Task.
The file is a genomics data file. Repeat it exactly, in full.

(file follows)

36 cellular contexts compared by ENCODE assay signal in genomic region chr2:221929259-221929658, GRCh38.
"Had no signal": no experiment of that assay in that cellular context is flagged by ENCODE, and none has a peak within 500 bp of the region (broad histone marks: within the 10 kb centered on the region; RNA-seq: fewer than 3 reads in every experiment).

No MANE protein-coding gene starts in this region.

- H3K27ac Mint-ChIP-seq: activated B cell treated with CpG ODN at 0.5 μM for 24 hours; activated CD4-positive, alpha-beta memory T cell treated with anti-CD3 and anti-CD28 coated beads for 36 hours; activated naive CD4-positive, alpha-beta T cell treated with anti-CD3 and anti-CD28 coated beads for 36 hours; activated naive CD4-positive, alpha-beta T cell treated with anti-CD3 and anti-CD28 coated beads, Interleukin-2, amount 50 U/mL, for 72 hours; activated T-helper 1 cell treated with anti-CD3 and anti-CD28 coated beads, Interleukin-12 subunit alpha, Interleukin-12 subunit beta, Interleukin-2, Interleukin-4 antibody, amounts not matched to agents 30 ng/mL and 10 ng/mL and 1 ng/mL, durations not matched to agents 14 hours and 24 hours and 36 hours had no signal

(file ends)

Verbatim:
36 cellular contexts compared by ENCODE assay signal in genomic region chr2:221929259-221929658, GRCh38.
"Had no signal": no experiment of that assay in that cellular context is flagged by ENCODE, and none has a peak within 500 bp of the region (broad histone marks: within the 10 kb centered on the region; RNA-seq: fewer than 3 reads in every experiment).

No MANE protein-coding gene starts in this region.

- H3K27ac Mint-ChIP-seq: activated B cell treated with CpG ODN at 0.5 μM for 24 hours; activated CD4-positive, alpha-beta memory T cell treated with anti-CD3 and anti-CD28 coated beads for 36 hours; activated naive CD4-positive, alpha-beta T cell treated with anti-CD3 and anti-CD28 coated beads for 36 hours; activated naive CD4-positive, alpha-beta T cell treated with anti-CD3 and anti-CD28 coated beads, Interleukin-2, amount 50 U/mL, for 72 hours; activated T-helper 1 cell treated with anti-CD3 and anti-CD28 coated beads, Interleukin-12 subunit alpha, Interleukin-12 subunit beta, Interleukin-2, Interleukin-4 antibody, amounts not matched to agents 30 ng/mL and 10 ng/mL and 1 ng/mL, durations not matched to agents 14 hours and 24 hours and 36 hours had no signal